NASHVILLE -- Two gun-rights groups have their sights trained on an amended House bill that lets handgun-carry permit holders go armed in restaurants selling alcohol but bans their weapons from establishments that derive less than 50 percent of their gross sales from food.
"We will not go along with it," said John Harris, executive director of the Tennessee Firearms Association, whose organization is urging members to call lawmakers about the bill. "Our thinking is these 50 percent rules that have been tried over the past 15 to 20 years have always failed."
National Rifle Association spokeswoman Rachel Parsons said that, while NRA legal and legislative staffers haven't completed their review of the amended bill, "on the surface of this amendment, it looks like a nonstarter for the NRA."
The measure is intended as a compromise that would keep guns out of bars, nightclubs and honky-tonks while still allowing permit holders to bring their weapons into restaurants selling alcohol if restaurant owners so choose.
The amended bill now says establishments with less than 50-percent food sales would have to post signs banning guns. Those with food sales above 50 percent could allow permit holders to bring in their guns or they can choose to ban them by posting signs prohibiting them.
Semi-automatic handguns and revolvers are seen on top of a glass display case at John Jovino Co. in New York. (AP Photo/Seth Wenig)
Rep. Harry Brooks, D-Knoxville, who has supported a variety of handgun-carry permit bills, attached the amendment Tuesday to a bill sponsored by Rep. Curry Todd, R-Collierville.
House Finance Committee members narrowly approved the amendment, but the amended bill passed on a 20-6 vote with five members abstaining.
"It just says the owner, who will know what his or her sales are, will post the sign if they're not primarily a food establishment," Rep. Tindell told colleagues.
Lawmakers battled most of last year's session to pass a law allowing permit holders to go armed in establishments selling alcohol for on-premises consumption.
But the law was thrown out by a Davidson County judge who called it unconstitutionally vague. The judge said that was because it placed the burden on permit holders knowing whether the establishment was meeting the conditions of its liquor-by-the-drink permit at the time they entered.
Restaurants can be licensed by the state if they meet requirements including being open at least three days a week and, the statute says, "if the serving of meals is the principal business conducted each day the restaurant is open."
Lawmakers complain that some establishments are not meeting the requirement.
After the law he sponsored last year was ruled unconstitutional, Rep. Todd this year introduced another plan. It simply says handgun permit holders can go armed in any establishment that sells alcohol for on-premises consumption provided they do not drink and the establishment does not post signs banning guns.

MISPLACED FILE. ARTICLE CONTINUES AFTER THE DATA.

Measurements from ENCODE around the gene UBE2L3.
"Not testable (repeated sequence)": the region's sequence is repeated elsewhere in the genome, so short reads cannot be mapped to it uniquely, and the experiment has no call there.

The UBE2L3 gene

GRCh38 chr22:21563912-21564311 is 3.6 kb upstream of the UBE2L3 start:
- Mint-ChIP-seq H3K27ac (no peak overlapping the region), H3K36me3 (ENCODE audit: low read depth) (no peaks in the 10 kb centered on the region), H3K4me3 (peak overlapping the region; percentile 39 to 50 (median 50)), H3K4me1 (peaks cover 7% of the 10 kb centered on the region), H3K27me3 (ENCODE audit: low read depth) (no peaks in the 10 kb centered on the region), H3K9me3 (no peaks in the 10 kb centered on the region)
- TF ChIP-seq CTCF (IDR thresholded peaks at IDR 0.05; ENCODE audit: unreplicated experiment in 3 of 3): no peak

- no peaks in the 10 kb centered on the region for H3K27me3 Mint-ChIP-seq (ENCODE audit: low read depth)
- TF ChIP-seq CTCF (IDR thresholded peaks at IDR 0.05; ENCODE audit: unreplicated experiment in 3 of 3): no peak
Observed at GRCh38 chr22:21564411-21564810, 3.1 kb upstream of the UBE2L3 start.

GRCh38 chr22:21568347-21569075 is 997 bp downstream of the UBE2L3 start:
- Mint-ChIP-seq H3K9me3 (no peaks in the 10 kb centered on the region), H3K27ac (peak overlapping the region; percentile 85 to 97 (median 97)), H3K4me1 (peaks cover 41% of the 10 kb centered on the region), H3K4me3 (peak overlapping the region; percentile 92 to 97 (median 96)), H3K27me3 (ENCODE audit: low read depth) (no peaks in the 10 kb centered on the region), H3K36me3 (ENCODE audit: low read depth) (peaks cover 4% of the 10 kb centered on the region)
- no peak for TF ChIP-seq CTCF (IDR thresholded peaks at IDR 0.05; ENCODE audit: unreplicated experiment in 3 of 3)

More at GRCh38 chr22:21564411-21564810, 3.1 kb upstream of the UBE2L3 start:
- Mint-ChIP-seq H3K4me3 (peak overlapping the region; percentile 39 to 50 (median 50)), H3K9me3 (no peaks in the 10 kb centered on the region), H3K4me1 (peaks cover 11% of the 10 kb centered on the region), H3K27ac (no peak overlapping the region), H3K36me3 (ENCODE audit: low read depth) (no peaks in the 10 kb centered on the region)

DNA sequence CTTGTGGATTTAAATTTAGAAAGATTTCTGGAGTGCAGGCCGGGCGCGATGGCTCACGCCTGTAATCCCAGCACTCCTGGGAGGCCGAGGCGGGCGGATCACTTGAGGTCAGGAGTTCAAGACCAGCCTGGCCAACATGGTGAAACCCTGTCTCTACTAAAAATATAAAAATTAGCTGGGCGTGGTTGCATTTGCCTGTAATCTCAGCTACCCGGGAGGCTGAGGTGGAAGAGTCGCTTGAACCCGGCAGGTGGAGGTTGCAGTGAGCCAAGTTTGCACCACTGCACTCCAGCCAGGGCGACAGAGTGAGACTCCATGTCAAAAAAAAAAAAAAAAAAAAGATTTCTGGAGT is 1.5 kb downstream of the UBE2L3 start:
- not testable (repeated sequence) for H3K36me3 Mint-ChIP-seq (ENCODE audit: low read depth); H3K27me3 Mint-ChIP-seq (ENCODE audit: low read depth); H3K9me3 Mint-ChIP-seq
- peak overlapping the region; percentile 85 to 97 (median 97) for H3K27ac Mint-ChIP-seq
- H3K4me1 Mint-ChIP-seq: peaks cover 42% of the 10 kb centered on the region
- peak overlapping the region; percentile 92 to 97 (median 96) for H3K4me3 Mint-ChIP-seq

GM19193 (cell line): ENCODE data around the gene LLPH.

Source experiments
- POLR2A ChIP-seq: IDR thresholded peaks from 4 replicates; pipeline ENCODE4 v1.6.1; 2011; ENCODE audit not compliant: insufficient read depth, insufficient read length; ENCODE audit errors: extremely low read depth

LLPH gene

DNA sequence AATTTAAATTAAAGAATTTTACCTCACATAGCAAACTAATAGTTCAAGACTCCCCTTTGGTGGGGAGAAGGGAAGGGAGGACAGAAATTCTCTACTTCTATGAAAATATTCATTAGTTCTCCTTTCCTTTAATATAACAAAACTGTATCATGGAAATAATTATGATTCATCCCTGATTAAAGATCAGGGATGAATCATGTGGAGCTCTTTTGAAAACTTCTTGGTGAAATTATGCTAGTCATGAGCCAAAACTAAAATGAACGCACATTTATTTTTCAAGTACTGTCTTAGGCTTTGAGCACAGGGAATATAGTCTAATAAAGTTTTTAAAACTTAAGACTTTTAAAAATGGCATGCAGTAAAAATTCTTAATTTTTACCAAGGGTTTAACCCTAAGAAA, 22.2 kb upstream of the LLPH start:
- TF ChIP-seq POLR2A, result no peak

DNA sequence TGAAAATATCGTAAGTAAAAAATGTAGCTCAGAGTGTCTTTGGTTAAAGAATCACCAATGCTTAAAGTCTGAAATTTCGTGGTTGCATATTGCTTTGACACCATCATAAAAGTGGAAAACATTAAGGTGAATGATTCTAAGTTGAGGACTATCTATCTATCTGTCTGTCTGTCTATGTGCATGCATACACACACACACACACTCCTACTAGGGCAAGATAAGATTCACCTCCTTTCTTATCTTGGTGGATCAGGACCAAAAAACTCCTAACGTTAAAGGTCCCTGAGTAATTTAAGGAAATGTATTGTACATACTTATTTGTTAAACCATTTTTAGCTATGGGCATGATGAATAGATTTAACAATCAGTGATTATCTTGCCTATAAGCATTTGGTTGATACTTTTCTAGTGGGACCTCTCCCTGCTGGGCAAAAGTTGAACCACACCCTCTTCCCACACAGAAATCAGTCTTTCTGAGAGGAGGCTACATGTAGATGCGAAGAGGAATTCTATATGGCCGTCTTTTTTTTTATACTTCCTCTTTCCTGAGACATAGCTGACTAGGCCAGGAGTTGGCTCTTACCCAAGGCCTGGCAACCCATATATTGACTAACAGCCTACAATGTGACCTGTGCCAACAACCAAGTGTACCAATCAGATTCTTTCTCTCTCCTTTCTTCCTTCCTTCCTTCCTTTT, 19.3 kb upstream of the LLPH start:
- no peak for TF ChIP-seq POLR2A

Critics contend it is a true "guns in bars" bill.
Rep. Tindell said Rep. Todd's "fix" this session broadened the idea to include "bars, lounges, clubs, honky-tonks and even locally permitted beer joints. That was not what we promised last year, so I looked for a solution to take us back where we were."
Rep. Todd voiced reservations about Rep. Tindell's amendment, saying he thought it could be "problematic" based on last year's court ruling.
"One thing I think is critical is finding out who will be the enforcement on this. It's on the honors system," Rep. Todd said. "There's no enforcement in there, and that concerns me."
Rep. Tindell said he is willing to listen to Rep. Todd's suggestions.
Sen. Doug Jackson, D-Dickson, the bill's Senate sponsor, had similar questions. He said he hasn't made his mind up whether he will accept the Tindell amendment or not. He characterized it as "a last-minute amendment on a bill that's been in committee for some time" and one that was "considered fairly quickly" by the House.
The Tennessee Firearms Association's Mr. Harris questioned whether the Tindell plan would have unintended impacts on businesses such as theaters that have provisions in state law allowing them to sell alcohol.
Rep. Tommie Brown, D-Chattanooga, said she thought the Tindell amendment improved the bill, but she still opposes it.
The amended bill appears to have addressed at least some concerns raised by restaurants. Nashville restaurateur Randy Rayburn initiated last year's lawsuit. As he watched the Tindell amendment go on Tuesday, he said that he isn't inclined to challenge this one if a few other additions are made.
The original guns-in-bars bill is scheduled for a Senate vote Monday. Sen. Doug Jackson, D-Dickson, said he is looking at whether he will accept the House compromise.
He did question how the amended bill would deal with an establishment that serves just beer. Those are controlled by local governments and not the state.
Chattanooga restaurateur Nick Bowers, who owns the Pickle Barrel restaurant downtown, said his food sales exceed 50 percent. Mr. Bowers, who didn't like last year's law, said he isn't sure he gets the current approach to guns.
"You can bring it (a gun) into a civilized place, but don't bring it into the saloon. OK," he said sarcastically.
Andy Sher is a Nashville-based staff writer covering Tennessee state government and politics for the Times Free Press. A Washington correspondent from 1999-2005 for the Times Free Press, Andy previously headed up state Capitol coverage for The Chattanooga Times, worked as a state Capitol reporter for The Nashville Banner and was a contributor to The Tennessee Journal, among other publications. Andy worked for 17 years at The Chattanooga Times covering police, health care, county government, ...